MDS 3.0 Challenges

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Teri Weiman, SSD-AD
Teri Weiman, SSD-AD

Our Minimum Data Set (MDS) coordinator gave me warning that the social services section was going to be increased “exponentially” with MDS 3.0. Throughout 2010, I read everything I could get my hands on and was able to attend a seminar prior to initiating 3.0.

We were pleased when our SNF was picked as a beta test site.  Our interdisciplinary team completed both MDS 2.0 and 3.0 simultaneously. We felt that this was a “plus” because it allowed us the opportunity to become familiar with the new, extensive federal form.

The scripted questions quickly assess a resident's mental status and gives her a chance to have a voice in her activity and care preferences. Gradually, the questions have become easier to ask and I am getting a rhythm to my assessments and summaries.  

By the way, please share with me … am I the only one who still cringes when we get to section D0200? AKA the Resident Mood Interview? 

When I ask, “Do you have little interest or pleasure in doing things?” the initial confusion sets in. That's because what I'm aiming to ask, and really ought to say is, “Are you content? Do you find pleasure here?”

Some of my residents appear to enjoy the opportunity of being interviewed and number their answers from 0 (never) to 3 (nearly every day) as they hold the cue cards in their hands. Others answer “no” to every question because it appears to be the safe answer for them.

“Feeling down, depressed or hopeless?” “Feeling tired or having little energy?” (Who doesn't?) Then, the serious questions need to be asked: “Have you been feeling bad about yourself? “Or that you are a failure?” “Do you feel that you have let yourself or your family down? (Hmmmm, I think, who does not have a single regret about their life?)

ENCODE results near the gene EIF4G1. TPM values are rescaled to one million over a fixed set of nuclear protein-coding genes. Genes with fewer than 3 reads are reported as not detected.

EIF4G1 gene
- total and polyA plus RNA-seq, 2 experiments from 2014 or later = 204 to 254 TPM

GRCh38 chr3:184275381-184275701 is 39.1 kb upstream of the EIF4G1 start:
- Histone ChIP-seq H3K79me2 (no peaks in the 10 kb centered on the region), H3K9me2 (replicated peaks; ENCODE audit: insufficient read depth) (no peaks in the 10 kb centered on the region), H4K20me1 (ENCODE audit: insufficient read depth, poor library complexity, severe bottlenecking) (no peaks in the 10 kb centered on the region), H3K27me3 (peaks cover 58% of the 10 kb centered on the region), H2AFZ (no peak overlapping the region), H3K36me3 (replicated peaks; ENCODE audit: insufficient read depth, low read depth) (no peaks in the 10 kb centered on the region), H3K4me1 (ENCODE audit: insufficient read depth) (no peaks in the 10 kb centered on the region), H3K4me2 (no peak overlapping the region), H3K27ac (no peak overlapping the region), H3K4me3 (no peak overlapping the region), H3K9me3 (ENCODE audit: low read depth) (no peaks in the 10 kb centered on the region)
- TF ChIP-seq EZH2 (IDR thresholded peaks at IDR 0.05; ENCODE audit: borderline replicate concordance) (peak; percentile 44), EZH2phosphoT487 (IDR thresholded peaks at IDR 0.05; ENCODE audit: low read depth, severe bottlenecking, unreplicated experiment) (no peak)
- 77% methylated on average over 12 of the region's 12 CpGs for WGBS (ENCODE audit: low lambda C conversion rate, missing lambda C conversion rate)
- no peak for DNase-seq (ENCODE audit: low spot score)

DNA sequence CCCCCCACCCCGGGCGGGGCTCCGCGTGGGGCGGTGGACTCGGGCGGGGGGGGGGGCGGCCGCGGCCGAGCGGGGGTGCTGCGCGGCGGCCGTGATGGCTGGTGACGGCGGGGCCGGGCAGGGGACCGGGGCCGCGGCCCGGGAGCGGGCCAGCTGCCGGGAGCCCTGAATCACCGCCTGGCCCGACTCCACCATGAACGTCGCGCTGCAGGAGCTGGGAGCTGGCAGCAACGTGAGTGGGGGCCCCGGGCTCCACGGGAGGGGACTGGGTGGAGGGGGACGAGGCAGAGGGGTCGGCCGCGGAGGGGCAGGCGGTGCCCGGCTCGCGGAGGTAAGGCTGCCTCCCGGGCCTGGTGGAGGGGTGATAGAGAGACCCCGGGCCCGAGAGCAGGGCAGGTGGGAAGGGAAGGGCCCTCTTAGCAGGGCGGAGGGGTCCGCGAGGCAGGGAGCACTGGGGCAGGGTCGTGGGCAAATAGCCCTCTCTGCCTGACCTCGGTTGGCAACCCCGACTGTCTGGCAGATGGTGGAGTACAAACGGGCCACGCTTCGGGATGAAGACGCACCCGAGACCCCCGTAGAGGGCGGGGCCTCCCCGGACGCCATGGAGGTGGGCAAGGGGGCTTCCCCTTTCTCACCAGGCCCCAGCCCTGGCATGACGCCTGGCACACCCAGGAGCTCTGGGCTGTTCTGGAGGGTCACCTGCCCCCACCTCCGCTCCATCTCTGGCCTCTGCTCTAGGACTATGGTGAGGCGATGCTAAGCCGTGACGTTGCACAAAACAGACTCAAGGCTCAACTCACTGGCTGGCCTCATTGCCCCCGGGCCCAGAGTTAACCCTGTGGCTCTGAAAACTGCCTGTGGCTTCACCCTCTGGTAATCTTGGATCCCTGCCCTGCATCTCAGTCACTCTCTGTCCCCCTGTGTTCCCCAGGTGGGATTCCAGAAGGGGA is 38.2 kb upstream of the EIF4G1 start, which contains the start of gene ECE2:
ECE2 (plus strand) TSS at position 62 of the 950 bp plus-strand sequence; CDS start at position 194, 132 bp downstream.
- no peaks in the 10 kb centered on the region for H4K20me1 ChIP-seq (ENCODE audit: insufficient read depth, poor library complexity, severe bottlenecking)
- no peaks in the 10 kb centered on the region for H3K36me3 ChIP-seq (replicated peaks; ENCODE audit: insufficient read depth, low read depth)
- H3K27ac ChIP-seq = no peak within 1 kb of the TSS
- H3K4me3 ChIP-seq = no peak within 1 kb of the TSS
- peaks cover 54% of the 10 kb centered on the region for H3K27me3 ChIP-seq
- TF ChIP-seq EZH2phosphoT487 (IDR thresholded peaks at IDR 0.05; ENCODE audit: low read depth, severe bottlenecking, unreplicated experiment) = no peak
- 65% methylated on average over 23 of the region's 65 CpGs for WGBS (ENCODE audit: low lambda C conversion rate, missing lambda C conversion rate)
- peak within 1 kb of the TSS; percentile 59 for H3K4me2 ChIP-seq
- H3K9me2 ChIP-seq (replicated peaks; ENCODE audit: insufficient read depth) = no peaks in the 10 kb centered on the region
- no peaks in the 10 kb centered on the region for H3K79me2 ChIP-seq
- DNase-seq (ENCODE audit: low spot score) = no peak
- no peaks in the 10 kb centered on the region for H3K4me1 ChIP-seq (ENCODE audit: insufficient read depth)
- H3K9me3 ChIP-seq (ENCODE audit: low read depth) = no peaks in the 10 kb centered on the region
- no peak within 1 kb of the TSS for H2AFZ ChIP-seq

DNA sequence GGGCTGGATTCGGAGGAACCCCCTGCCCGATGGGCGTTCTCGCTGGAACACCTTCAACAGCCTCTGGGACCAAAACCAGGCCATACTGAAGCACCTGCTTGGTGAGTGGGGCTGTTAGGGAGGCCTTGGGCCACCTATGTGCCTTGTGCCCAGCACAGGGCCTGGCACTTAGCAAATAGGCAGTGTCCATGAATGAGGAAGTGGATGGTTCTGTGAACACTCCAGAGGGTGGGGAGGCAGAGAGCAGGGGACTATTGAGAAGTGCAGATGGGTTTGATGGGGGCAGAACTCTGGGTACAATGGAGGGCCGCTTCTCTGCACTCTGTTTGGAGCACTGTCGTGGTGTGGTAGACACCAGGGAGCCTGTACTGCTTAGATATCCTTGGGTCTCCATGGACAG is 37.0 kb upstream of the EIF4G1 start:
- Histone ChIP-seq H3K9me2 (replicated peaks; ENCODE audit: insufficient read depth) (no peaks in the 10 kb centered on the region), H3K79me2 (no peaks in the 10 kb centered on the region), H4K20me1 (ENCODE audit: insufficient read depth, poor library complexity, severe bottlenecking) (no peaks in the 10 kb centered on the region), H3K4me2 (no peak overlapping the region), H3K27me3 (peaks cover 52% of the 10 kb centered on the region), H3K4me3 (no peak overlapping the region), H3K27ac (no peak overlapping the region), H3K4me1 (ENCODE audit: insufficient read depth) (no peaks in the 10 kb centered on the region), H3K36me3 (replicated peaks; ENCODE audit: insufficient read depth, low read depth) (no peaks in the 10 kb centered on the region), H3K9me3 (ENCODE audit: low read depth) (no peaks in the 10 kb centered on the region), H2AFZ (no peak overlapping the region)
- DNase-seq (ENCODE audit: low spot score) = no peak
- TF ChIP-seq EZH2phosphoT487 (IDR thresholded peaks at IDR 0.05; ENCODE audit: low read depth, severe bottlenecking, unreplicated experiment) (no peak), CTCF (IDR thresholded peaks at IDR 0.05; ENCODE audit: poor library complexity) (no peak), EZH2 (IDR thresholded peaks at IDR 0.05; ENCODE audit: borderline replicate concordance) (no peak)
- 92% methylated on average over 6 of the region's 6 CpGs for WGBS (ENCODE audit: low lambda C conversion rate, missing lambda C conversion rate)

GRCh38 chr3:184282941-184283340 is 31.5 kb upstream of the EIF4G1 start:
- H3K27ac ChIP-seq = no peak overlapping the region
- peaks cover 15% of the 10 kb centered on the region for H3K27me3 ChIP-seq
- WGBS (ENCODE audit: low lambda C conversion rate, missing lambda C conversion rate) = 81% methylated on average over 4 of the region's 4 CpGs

“Have you been moving or speaking so slowly that other people could have noticed?”  One alert resident retorted (appropriately), “How do I know what other people notice?” and continued, “I don't care what other people notice.” I took that as a “no.” 

I find myself struggling with the final questions: “Do you have thoughts that you would be better off dead?” and “Do you think about hurting yourself?” Taking into account the health, dependency and age of our population, are those compassionate questions?

One does not have to be suicidal or depressed to realize that the promise of heaven is better than what we weather here on Earth. Most of them believe that the best of their lives are finished and their families are moving on well without them. 

This question has been met numerous times by shock, hung jaws, and tears. One resident was visibly disturbed by this mandated question and abruptly ceased the interview. She went to her room, saw her bed was in the middle of being changed and called her daughter to report, “They want me dead here.” After which, the agitated daughter immediately called me for clarification. Following lengthy explanation, the daughter requested that her mother never be asked that question again. I have complied. 

I have learned that any or all of the questions can be avoided upon family requested.  Remember to document any such request.  

There can be some levity to the MDS 3.0. I once asked a hard of hearing resident to repeat three words after me: “Sock, blue, bed.” She made a scrunched face at me and said, “Sock me dead? What does that mean?”

I couldn't help but giggle and give her a hug. 

Teri Weiman, SSD-AD, is a social services designee and activity directory in a central California skilled nursing facility. She oversees 80+ volunteers, supervises 11 activity aides and has two amazing assistants. She has learned that all long-term care residents have valuable attributes and can teach a lot about life ... which she will share here. An early riser and eternal optimist, she lives by the saying Carpe Diem.


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